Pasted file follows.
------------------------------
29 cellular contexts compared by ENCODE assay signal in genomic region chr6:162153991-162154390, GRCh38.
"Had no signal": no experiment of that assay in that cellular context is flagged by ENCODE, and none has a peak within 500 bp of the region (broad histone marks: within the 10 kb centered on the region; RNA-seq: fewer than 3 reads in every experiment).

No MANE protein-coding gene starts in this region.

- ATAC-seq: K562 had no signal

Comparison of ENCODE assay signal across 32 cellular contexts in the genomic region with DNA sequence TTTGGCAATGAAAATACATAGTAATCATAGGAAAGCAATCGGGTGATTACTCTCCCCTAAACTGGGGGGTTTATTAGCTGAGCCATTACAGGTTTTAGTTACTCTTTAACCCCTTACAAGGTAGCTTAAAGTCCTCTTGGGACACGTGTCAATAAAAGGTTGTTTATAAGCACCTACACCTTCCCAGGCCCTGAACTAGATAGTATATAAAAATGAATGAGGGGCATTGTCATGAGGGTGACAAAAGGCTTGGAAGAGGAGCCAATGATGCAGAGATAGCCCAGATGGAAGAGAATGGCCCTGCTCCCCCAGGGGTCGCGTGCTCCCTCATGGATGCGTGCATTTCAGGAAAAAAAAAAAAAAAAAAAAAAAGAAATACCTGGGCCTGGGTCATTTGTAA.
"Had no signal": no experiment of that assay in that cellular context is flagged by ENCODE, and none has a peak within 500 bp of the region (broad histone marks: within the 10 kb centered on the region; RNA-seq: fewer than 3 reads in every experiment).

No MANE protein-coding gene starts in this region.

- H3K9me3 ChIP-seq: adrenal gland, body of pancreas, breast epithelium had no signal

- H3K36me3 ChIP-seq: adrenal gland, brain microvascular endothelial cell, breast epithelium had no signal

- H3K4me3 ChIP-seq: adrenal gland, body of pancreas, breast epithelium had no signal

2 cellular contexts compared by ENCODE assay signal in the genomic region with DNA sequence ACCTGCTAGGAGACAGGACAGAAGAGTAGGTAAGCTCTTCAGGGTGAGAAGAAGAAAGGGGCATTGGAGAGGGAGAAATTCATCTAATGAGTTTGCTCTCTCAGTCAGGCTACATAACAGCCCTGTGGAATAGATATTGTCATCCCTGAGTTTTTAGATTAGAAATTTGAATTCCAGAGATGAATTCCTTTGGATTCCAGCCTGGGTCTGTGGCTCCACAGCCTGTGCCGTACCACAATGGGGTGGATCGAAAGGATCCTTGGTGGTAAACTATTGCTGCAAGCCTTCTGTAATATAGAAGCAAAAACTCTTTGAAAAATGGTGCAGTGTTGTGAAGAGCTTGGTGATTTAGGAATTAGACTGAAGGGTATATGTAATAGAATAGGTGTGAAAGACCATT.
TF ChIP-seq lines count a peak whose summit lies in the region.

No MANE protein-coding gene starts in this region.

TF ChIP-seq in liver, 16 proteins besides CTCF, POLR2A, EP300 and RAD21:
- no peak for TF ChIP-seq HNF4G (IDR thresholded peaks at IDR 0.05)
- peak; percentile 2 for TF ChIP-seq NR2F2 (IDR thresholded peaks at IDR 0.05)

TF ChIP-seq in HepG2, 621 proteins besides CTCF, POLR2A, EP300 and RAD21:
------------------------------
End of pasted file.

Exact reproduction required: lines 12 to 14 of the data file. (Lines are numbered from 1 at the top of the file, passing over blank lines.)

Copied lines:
TF ChIP-seq lines count a peak whose summit lies in the region.

No MANE protein-coding gene starts in this region.

TF ChIP-seq in liver, 16 proteins besides CTCF, POLR2A, EP300 and RAD21: